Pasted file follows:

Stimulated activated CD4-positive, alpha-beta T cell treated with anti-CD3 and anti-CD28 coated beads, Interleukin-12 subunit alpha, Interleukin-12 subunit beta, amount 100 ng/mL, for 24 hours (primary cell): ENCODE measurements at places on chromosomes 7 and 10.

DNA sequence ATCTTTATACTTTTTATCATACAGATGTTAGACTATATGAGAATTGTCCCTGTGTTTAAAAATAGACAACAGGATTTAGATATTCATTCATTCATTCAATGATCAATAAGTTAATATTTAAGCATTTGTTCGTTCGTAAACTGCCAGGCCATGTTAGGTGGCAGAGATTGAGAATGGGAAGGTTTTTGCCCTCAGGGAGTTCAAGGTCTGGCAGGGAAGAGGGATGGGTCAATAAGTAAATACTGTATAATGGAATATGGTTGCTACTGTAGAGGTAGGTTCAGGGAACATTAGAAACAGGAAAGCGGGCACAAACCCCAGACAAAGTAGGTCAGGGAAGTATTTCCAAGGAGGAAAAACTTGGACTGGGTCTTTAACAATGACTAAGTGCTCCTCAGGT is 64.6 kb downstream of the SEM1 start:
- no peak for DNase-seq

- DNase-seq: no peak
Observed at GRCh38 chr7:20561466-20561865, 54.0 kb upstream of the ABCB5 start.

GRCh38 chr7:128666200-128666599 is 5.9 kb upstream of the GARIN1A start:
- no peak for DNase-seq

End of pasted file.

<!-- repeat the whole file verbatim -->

Stimulated activated CD4-positive, alpha-beta T cell treated with anti-CD3 and anti-CD28 coated beads, Interleukin-12 subunit alpha, Interleukin-12 subunit beta, amount 100 ng/mL, for 24 hours (primary cell): ENCODE measurements at places on chromosomes 7 and 10.

DNA sequence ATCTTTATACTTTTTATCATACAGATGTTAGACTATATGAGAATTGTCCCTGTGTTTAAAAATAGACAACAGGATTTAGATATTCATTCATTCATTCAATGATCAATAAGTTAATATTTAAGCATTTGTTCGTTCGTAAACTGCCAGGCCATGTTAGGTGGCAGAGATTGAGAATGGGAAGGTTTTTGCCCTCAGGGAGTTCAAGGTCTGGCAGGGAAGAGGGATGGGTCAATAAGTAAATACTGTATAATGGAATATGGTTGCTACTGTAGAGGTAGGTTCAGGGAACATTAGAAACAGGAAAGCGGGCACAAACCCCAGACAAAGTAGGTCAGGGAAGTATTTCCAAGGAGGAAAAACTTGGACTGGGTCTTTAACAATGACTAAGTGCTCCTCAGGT is 64.6 kb downstream of the SEM1 start:
- no peak for DNase-seq

- DNase-seq: no peak
Observed at GRCh38 chr7:20561466-20561865, 54.0 kb upstream of the ABCB5 start.

GRCh38 chr7:128666200-128666599 is 5.9 kb upstream of the GARIN1A start:
- no peak for DNase-seq